According to reports, Manchester United, Liverpool, Manchester City, Arsenal, Chelsea and Tottenham are among 12 teams, also featuring three from Spain and Italy, to agree to a closed breakaway league.
English breakaway six hit by backlash to Super League plans
Plans for six leading English clubs to join a breakaway European Super League were met by a furious reaction by the Premier League, Football Association and UK government on Sunday.
"A European Super League will undermine the appeal of the whole game, and have a deeply damaging impact on the immediate and future prospects of the Premier League and its member clubs, and all those in football who rely on our funding and solidarity to prosper," the Premier League said in a statement.
"Fans of any club in England and across Europe can currently dream that their team may climb to the top and play against the best. We believe that the concept of a European Super League would destroy this dream."
The FA said a closed league would "attack the principles of open competition and sporting merit" and repeated a threat by FIFA that players who participate in such a competition could be banned from representing their countries at international level.
"For new competitions to be formed involving clubs from different associations, approval would be required from the relevant national associations, confederation and/or FIFA," said the FA.
"We would not provide permission to any competition that would be damaging to English football, and will take any legal and/or regulatory action necessary to protect the broader interests of the game.
"We note FIFA confirmed earlier this year that they and the six confederations would not recognise any such competition and, as such, any player or club involved may not be permitted to participate in any official competition which falls within the auspices of FIFA or their respective confederation."
On Monday, UEFA are due to announce changes to the Champions League format from 2024.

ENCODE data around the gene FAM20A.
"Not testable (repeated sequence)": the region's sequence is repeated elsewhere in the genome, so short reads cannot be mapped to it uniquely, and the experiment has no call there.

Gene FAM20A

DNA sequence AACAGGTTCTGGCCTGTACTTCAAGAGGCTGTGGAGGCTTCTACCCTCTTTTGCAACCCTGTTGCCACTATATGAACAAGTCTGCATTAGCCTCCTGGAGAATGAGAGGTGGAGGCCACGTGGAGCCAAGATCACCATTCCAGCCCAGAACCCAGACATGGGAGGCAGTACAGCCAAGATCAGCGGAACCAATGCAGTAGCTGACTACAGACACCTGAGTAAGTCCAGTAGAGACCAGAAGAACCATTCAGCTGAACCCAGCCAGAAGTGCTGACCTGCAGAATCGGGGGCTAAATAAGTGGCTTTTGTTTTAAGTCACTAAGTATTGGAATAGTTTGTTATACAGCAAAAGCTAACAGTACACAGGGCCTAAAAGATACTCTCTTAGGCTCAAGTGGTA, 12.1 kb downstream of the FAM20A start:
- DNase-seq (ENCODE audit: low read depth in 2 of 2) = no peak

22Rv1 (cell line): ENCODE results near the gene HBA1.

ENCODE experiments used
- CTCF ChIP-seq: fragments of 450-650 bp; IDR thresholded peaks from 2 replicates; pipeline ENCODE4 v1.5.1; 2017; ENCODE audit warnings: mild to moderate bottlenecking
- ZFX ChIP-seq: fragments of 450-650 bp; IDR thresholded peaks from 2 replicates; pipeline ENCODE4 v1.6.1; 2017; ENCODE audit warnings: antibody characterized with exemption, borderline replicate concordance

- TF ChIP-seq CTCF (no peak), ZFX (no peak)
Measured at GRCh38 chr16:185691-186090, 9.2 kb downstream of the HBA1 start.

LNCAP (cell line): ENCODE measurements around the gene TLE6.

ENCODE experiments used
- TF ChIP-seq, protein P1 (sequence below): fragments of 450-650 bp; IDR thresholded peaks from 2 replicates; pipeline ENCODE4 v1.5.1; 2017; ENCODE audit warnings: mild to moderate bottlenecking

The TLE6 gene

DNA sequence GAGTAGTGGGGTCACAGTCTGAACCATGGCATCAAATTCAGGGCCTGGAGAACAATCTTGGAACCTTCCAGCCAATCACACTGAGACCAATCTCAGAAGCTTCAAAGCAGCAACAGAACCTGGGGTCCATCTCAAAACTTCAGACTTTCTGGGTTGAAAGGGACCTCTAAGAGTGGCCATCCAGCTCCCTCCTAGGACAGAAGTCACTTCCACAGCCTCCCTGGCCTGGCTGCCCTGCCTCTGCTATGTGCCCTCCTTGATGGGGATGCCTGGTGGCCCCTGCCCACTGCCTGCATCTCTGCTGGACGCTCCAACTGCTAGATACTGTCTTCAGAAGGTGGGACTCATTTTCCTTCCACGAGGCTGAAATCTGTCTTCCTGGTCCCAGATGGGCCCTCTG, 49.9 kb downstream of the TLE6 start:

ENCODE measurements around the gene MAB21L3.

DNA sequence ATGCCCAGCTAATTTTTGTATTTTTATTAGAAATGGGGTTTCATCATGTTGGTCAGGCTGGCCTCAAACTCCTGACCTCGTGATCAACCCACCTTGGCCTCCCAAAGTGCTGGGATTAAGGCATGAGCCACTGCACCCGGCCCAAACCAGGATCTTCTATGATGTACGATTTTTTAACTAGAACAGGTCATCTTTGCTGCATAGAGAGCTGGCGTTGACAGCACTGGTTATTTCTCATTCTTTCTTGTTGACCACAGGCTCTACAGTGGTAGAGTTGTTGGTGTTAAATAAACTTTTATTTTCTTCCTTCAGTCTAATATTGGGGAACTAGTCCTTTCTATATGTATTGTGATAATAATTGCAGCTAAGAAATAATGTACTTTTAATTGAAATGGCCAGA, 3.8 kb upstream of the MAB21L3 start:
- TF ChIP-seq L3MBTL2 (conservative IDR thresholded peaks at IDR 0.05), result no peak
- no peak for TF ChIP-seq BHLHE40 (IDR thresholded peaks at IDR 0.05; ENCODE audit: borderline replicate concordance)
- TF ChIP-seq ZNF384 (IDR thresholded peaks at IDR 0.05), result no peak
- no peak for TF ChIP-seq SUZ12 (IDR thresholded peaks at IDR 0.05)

Europe's premier club competition is expected to be expanded from 32 to 36 clubs with a minimum of 10 games for each team.
British Culture Secretary Oliver Dowden said the interests of fans and the football pyramid had to be the priority for any major change to competition format, rather than the greed of the top clubs.
"With many fans, we are concerned that this plan could create a closed shop at the very top of our national game," Dowden said in a statement released via his Twitter feed.
"Sustainability, integrity and fair competition are absolutely paramount and anything that undermines this is deeply troubling and damaging for football.
"We have a football pyramid where funds from the globally successful Premier League flow down the leagues and into local communities. I would be bitterly disappointed to see any action that destroys that."
Leading former players were also scathing of the proposal.
"I'm disgusted," said former Manchester United captain Gary Neville. "It's an absolute disgrace. We have to wrestle back power from the clubs at the top of this league and that includes my club."
Plans for a wide-ranging reform of English football backed by Manchester United and Liverpool were rejected by Premier League clubs in October 2020.
Under the controversial proposals, the number of teams in the English top-flight would have been cut from 20 to 18 and the League Cup scrapped.
More power would have been handed to the biggest clubs in exchange for a large financial compensation package and a greater share of broadcast revenues for the English Football League (EFL).
Of the six English clubs involved, only Tottenham, whose owner Joe Lewis resides in the Bahamas, are British-owned.
United, Liverpool and Arsenal all have American owners, who also have stakes in US sports franchises that compete in closed leagues.
Chelsea have been in control of Russian billionaire Roman Abramovich since 2003, while City's rise to prominence has been bankrolled by an Abu Dhabi takeover in 2008.
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